I motored north with my entire entourage in the spring. I stopped in Fort Valley, Georgia and placed my portfolio of work created over the winter on display at the Bird’s Nest. Two Wanderlodge owners intercepted me and described the inscriptions they wanted on their coaches. I jumped right on those projects. I also found out about the upcoming Blue Bird motorhome rallies. I made plans to participate at one rally in central Tennessee early summer. Then I resumed my trip.
During those days I used an answering service; a company where my phone number rang. They jotted down each message received and a phone number for me to call back. Having a phone number became necessary when I launched my sign business in Jackson. Now the service became especially valuable as I served the itinerate motorhome clientele.
I received a phone call from Decatur, Indiana. When I returned the call, I discovered the caller had found out about me through a couple who visited River Ranch. Randy wanted me to stop by the Fleetwood RV plant to paint an eagle on a brand-new motorhome for one of their guests.
“Yes, I will be happy to do that,” I stated, “but I have a request.”
“I need a place to stable my horse and mule.”
“No problem,” came the reply, “one of our guys has trotting horses.”
I then received directions to an old farm south of Van Wert. The next day I arrived at Jeff’s farm, got the stock settled and parked the rig. Jeff filled me in on the details. I made preparations to go to work with my new friend. Early the next day, I made the commute with Jeff to the Fleetwood plant.
The flagship of the Fleetwood RV fleet up until that time was the ’Limited’ a medium size, gas-powered motorhome. Fleetwood had just developed their first forty-foot diesel-pusher and named the new product line: the ‘American Eagle.’ The transom of this coach had a big blank spot. Among the first customers who bought this state-of-the-art motorhome off the assembly line was a customer who wanted an airbrushed mural of an eagle on the back.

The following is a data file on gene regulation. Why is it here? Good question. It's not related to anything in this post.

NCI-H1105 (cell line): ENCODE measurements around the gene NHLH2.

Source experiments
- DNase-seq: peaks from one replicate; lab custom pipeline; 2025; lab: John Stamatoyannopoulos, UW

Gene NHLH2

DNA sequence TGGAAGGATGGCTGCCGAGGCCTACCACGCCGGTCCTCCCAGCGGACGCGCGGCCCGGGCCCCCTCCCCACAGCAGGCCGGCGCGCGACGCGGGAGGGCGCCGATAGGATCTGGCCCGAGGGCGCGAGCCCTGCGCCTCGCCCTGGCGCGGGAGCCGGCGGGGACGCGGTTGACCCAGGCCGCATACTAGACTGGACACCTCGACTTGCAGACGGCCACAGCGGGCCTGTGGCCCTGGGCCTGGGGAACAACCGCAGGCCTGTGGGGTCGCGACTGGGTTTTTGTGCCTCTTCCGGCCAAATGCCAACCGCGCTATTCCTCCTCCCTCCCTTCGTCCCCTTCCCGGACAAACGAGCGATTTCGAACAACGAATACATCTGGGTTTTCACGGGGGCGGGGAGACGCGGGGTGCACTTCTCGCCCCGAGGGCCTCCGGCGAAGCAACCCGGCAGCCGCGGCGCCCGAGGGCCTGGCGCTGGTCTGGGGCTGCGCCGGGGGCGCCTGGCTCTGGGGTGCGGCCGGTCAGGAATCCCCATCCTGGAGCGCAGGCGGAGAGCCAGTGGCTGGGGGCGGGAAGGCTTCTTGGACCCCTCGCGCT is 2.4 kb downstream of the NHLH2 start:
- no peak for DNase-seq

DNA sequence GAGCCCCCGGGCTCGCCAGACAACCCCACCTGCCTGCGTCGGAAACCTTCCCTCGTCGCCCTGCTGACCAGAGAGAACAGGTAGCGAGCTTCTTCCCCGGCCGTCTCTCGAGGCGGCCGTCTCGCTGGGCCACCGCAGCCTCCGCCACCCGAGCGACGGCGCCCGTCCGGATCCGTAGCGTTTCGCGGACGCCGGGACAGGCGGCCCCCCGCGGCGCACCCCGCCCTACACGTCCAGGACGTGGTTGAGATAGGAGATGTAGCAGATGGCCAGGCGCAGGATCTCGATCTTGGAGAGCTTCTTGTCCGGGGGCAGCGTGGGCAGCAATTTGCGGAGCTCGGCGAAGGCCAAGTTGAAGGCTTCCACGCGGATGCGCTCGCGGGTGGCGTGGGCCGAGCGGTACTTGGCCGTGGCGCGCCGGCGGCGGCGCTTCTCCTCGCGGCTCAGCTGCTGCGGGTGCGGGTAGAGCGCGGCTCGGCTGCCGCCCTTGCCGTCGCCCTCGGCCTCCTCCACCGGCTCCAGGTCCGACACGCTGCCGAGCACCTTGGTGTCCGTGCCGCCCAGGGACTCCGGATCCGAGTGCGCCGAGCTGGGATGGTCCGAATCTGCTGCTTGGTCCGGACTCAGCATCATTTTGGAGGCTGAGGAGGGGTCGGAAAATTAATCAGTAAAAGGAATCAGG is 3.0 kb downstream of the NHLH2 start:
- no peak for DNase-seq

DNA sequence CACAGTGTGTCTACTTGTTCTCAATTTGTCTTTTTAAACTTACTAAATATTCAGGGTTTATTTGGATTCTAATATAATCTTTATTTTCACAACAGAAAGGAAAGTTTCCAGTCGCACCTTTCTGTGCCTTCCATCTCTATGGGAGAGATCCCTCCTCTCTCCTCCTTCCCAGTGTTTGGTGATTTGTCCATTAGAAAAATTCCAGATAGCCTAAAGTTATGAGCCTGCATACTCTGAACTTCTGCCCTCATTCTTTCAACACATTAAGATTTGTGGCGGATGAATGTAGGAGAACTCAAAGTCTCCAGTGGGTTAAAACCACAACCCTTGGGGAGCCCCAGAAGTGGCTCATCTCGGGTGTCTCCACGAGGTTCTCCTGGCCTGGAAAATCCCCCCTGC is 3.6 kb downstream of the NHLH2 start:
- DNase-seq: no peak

Although the vast Fleetwood operation covered hundreds of acres in several locations around Decatur, the service facility where customers brought units in for repair was a small four stall building. A dozen technicians scrambled to complete a variety of projects while I received orientation for this project. Soon my step ladders and work plank were set up behind a motorhome. I got the surface cleaned and scuffed. I made the colors I would use. Soon I was up on the plank laying out what became the first eagle of many created for this genre of coach owners.
I started with the depiction of sky and mountains. When complete I worked on the details of the eagle. When the image was complete, I had a concern about spraying clear-coat in the service bays but Randy assured me that would be just fine. I sprayed on the clear protective layer. The bays were filled with the fog of my efforts. All the doors were open anyway and the breeze pushed the cloud away. The customer beamed. He was pleased with the results and my reputation received a big jump start with this segment of the RV community that day.
I found out about a Fleetwood rally that would take place early fall in the Smokey mountains and made plans to attend. After bidding my new friends’ adieu, I returned to Jeff’s farm. I made the last of my preparations, loaded the livestock and headed north.